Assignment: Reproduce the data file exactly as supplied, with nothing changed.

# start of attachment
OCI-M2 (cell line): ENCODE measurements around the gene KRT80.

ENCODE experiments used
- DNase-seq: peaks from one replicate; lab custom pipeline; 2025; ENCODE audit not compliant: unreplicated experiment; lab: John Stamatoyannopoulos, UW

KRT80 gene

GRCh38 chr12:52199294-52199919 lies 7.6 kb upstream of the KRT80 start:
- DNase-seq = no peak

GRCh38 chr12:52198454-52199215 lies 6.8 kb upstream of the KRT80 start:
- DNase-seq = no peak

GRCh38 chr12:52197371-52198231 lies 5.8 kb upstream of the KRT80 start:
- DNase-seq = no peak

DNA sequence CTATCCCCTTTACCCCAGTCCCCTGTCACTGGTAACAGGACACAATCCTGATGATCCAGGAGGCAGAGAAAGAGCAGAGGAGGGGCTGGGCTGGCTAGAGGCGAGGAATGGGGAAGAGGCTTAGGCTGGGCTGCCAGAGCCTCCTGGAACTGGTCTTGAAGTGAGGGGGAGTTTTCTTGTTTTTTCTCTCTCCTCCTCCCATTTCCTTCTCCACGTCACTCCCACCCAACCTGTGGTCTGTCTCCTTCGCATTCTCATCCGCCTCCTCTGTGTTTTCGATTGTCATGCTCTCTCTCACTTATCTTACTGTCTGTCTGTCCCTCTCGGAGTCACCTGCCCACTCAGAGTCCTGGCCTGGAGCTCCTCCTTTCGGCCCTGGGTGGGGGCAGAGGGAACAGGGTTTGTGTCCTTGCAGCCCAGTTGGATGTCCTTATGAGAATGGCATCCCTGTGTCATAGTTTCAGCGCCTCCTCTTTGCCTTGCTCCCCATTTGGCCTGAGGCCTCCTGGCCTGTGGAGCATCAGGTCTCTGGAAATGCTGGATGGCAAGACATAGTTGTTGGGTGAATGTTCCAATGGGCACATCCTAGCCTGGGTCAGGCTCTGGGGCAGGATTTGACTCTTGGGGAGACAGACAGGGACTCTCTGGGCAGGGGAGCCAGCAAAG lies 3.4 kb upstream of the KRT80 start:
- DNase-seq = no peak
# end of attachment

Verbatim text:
OCI-M2 (cell line): ENCODE measurements around the gene KRT80.

ENCODE experiments used
- DNase-seq: peaks from one replicate; lab custom pipeline; 2025; ENCODE audit not compliant: unreplicated experiment; lab: John Stamatoyannopoulos, UW

KRT80 gene

GRCh38 chr12:52199294-52199919 lies 7.6 kb upstream of the KRT80 start:
- DNase-seq = no peak

GRCh38 chr12:52198454-52199215 lies 6.8 kb upstream of the KRT80 start:
- DNase-seq = no peak

GRCh38 chr12:52197371-52198231 lies 5.8 kb upstream of the KRT80 start:
- DNase-seq = no peak

DNA sequence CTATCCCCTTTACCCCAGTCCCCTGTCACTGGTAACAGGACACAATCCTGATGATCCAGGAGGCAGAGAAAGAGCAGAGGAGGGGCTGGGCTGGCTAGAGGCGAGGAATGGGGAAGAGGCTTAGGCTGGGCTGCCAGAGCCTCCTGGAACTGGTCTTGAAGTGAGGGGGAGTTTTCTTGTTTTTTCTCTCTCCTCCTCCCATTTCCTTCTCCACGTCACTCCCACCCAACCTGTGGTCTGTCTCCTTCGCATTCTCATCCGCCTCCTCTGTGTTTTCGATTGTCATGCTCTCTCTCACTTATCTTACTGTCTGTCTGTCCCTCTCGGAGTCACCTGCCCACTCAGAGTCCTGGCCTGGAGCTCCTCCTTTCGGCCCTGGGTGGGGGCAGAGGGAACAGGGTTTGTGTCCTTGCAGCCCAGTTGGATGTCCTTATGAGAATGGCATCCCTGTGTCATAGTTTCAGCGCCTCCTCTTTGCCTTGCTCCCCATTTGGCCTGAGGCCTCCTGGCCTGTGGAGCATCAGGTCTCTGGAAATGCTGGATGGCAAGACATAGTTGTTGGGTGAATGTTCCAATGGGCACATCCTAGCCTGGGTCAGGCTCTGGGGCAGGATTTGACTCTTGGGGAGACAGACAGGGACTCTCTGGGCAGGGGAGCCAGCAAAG lies 3.4 kb upstream of the KRT80 start:
- DNase-seq = no peak